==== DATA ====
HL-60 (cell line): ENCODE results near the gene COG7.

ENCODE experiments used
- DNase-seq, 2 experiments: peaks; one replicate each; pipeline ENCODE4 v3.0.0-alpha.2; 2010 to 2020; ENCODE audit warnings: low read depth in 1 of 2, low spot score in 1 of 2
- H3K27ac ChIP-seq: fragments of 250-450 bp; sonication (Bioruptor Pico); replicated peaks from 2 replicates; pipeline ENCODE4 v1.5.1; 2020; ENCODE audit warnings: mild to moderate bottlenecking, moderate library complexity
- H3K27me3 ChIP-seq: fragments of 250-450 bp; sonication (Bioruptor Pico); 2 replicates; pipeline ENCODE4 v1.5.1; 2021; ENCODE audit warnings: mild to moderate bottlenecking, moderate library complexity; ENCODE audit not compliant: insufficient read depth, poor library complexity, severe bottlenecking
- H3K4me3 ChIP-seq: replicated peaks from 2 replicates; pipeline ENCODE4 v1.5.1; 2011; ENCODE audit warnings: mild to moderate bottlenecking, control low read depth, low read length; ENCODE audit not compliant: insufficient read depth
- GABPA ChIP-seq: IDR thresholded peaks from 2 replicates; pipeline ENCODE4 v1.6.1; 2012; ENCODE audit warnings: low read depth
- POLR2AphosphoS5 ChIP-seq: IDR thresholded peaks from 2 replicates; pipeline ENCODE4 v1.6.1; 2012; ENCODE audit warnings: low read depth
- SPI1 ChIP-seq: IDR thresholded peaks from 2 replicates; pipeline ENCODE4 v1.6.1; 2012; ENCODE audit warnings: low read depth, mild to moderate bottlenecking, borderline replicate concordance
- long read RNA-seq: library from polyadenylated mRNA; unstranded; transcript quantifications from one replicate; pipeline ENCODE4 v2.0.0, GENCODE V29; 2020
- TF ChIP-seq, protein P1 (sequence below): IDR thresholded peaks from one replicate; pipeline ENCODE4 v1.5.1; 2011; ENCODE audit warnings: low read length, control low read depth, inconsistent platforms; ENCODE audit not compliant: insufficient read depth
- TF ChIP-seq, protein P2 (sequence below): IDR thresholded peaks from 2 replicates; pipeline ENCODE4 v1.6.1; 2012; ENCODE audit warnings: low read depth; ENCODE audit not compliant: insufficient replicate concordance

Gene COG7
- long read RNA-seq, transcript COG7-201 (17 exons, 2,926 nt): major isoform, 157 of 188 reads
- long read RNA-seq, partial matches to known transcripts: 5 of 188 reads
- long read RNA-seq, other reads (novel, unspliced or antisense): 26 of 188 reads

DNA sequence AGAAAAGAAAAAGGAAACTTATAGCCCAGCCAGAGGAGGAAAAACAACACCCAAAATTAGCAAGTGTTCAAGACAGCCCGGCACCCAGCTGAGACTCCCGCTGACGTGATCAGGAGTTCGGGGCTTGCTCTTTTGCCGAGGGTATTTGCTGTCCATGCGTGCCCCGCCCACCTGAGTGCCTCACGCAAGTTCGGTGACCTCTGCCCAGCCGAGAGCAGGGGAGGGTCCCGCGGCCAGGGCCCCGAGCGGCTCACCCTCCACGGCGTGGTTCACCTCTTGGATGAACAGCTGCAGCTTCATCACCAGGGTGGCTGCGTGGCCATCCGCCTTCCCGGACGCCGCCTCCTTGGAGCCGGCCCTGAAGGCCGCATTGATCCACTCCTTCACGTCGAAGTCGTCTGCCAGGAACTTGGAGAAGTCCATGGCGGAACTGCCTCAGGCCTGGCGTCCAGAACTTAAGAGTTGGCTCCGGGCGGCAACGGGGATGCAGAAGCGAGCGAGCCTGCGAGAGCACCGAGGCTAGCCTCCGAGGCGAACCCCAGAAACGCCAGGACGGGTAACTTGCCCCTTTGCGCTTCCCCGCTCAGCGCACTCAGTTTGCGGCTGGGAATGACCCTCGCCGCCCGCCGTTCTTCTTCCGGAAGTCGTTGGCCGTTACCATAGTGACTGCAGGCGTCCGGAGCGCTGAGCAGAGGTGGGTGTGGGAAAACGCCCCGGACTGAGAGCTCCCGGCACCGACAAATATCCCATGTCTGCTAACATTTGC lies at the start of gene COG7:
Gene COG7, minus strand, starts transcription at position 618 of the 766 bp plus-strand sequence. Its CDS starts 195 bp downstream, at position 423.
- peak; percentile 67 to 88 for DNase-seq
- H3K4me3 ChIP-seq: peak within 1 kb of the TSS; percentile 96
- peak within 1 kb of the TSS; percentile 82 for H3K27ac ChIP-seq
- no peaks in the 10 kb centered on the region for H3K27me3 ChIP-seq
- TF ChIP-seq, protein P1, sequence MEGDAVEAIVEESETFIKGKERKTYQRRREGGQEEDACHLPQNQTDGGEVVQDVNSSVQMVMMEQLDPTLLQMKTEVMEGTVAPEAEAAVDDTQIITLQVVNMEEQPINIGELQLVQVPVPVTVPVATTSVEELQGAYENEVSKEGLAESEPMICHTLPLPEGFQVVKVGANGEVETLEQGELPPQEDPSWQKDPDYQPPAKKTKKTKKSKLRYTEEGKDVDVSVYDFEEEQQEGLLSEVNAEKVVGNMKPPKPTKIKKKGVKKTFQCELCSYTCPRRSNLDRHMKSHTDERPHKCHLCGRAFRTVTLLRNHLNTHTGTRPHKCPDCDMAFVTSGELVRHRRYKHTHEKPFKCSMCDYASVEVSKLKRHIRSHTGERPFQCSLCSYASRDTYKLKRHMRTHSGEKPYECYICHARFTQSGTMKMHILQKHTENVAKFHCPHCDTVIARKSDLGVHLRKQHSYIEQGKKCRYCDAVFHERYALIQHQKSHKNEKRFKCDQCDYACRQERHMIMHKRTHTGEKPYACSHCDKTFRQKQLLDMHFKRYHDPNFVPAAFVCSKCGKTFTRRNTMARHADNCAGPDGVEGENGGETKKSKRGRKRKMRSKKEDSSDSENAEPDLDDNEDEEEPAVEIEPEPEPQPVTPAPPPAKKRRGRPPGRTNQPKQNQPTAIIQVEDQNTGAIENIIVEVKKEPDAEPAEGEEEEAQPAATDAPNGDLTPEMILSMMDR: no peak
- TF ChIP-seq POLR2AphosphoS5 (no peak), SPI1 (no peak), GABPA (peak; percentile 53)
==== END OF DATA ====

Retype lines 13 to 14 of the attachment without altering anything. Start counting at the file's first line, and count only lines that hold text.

Gene COG7
- long read RNA-seq, transcript COG7-201 (17 exons, 2,926 nt): major isoform, 157 of 188 reads